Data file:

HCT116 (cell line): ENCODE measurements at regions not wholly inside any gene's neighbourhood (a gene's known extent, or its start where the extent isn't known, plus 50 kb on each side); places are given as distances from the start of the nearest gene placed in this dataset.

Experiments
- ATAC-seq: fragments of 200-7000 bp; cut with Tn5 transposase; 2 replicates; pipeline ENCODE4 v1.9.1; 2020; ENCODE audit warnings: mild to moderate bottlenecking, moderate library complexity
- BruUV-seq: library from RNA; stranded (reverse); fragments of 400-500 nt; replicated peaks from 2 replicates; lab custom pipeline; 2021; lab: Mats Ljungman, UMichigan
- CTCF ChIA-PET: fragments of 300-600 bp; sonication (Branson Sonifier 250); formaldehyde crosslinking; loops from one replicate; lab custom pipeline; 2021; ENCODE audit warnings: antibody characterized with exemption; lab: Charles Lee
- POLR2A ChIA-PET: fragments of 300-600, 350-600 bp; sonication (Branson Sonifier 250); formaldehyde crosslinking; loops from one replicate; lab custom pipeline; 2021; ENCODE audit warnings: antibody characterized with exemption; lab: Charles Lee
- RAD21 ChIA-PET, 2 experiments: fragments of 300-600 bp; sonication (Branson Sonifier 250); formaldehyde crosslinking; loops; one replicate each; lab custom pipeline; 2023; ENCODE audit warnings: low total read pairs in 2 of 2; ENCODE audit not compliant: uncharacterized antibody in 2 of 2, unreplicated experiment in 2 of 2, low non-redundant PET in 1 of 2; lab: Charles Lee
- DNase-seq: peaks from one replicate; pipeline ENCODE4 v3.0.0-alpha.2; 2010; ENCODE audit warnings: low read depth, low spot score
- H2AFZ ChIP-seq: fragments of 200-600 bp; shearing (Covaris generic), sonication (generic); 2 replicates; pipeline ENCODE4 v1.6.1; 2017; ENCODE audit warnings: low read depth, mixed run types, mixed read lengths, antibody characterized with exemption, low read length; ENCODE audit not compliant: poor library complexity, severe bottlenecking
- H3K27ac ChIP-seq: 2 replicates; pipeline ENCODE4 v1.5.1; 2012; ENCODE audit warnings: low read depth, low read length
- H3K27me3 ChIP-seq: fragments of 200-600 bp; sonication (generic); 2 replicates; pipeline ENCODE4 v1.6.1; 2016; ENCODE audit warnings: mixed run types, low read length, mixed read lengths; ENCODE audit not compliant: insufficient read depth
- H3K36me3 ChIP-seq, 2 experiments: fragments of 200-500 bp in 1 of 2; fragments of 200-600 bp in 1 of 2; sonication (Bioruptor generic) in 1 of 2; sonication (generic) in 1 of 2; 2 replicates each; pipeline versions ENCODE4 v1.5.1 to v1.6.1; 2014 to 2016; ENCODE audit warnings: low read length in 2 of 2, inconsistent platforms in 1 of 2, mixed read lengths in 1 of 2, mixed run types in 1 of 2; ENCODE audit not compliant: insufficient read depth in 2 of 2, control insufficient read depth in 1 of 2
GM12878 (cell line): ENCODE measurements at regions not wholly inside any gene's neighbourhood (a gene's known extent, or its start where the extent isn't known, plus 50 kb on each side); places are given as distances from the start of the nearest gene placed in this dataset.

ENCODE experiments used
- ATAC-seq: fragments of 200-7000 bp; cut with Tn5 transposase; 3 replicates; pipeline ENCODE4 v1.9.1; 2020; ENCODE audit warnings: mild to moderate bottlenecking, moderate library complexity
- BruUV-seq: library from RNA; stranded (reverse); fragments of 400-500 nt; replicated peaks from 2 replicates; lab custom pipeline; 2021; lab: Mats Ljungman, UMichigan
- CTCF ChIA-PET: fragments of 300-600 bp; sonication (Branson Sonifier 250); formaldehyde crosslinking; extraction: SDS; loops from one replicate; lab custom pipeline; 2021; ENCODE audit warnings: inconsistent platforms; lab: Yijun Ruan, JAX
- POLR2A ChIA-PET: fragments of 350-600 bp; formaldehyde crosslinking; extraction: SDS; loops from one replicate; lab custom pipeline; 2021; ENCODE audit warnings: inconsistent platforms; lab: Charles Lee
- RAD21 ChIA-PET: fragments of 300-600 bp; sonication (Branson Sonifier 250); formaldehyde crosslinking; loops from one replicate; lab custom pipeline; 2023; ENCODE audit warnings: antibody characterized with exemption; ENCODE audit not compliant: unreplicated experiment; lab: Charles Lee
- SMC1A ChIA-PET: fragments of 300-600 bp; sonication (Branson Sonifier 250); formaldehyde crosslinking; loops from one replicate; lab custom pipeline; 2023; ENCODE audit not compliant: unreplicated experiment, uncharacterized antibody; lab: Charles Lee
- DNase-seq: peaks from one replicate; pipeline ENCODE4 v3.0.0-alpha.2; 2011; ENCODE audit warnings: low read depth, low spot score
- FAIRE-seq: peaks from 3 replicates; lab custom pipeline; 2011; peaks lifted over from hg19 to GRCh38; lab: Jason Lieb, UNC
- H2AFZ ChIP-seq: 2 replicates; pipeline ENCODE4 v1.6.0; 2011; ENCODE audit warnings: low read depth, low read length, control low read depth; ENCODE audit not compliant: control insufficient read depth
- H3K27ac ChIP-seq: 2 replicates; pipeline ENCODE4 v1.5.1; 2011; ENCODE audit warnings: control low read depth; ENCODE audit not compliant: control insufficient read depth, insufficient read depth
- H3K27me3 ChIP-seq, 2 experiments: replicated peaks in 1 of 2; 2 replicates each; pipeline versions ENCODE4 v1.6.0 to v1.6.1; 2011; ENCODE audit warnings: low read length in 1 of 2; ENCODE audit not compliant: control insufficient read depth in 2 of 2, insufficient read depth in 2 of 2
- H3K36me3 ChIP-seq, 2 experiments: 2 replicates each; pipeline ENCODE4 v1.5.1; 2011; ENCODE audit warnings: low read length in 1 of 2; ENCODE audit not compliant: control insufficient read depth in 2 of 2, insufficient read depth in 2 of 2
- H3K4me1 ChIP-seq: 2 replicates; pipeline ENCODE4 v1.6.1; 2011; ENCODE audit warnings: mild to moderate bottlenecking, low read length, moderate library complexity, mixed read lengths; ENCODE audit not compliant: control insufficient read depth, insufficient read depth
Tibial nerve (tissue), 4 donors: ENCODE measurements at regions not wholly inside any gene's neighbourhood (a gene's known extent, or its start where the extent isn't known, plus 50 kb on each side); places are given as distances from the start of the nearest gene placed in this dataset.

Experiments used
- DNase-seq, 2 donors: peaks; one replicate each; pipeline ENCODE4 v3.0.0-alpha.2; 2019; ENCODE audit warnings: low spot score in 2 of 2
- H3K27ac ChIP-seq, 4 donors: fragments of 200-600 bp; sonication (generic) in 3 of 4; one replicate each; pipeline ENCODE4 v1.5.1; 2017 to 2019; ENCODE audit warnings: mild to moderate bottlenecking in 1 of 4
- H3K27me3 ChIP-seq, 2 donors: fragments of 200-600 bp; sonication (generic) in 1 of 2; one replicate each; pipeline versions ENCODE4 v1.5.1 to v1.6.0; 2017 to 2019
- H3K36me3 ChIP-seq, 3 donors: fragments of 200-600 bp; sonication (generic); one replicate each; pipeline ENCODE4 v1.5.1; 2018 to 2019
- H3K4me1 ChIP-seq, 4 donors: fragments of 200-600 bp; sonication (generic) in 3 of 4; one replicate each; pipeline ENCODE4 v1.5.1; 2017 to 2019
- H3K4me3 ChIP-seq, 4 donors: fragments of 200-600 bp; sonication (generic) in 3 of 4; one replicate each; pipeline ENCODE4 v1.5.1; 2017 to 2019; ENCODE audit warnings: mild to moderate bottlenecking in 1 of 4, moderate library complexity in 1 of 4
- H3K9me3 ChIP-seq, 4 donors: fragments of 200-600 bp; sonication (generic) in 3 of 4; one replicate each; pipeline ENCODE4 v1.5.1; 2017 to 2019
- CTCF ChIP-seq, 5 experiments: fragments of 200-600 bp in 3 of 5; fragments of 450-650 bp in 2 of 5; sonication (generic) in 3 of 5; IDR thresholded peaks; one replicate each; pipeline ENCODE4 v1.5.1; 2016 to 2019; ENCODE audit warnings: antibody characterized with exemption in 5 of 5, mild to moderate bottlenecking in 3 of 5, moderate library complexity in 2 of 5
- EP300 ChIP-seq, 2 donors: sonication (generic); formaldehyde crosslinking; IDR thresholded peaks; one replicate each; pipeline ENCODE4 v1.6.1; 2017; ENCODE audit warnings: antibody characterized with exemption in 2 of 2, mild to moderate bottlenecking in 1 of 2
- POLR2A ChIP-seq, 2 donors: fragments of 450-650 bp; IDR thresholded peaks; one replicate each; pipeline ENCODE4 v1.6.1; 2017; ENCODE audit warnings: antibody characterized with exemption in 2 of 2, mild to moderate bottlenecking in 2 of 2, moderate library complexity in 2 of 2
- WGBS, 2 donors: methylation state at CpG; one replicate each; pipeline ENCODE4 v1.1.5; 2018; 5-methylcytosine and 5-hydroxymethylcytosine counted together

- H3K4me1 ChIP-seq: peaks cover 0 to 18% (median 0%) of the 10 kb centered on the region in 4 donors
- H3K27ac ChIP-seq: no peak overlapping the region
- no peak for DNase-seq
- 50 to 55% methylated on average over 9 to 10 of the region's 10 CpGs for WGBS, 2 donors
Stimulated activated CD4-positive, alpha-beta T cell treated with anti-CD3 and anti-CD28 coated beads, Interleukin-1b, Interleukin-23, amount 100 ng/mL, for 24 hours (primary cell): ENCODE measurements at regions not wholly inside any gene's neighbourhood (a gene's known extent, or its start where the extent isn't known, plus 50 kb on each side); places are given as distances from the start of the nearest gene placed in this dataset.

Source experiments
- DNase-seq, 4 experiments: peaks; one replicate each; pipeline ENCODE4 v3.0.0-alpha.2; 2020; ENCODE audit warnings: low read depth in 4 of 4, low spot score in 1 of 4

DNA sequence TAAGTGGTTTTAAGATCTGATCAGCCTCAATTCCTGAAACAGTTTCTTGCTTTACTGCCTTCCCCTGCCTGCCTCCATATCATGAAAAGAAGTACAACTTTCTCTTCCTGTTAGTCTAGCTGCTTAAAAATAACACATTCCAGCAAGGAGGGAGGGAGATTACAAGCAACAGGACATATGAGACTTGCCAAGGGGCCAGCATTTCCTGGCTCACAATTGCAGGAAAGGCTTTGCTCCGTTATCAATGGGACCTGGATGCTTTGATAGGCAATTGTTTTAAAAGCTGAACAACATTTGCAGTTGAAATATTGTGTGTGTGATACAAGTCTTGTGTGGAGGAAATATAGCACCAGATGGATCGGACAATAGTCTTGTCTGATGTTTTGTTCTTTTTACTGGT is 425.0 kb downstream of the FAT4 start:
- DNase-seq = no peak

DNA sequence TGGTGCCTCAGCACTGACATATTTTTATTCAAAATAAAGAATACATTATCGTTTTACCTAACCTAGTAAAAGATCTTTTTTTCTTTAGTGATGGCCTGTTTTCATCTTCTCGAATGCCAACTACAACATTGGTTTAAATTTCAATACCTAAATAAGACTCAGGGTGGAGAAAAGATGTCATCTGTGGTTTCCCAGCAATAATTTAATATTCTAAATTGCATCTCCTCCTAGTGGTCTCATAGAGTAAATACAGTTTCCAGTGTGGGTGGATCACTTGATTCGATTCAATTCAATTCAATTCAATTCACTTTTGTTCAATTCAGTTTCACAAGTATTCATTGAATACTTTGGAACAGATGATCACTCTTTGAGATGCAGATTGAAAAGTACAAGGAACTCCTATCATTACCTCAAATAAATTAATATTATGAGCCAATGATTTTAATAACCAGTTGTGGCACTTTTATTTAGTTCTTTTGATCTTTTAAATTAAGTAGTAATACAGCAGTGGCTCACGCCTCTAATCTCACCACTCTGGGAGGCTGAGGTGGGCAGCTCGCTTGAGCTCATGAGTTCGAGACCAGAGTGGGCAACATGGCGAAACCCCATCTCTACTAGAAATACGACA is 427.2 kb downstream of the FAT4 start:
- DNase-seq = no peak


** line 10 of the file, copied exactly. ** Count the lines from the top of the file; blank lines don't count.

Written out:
- H3K27ac ChIP-seq: 2 replicates; pipeline ENCODE4 v1.5.1; 2012; ENCODE audit warnings: low read depth, low read length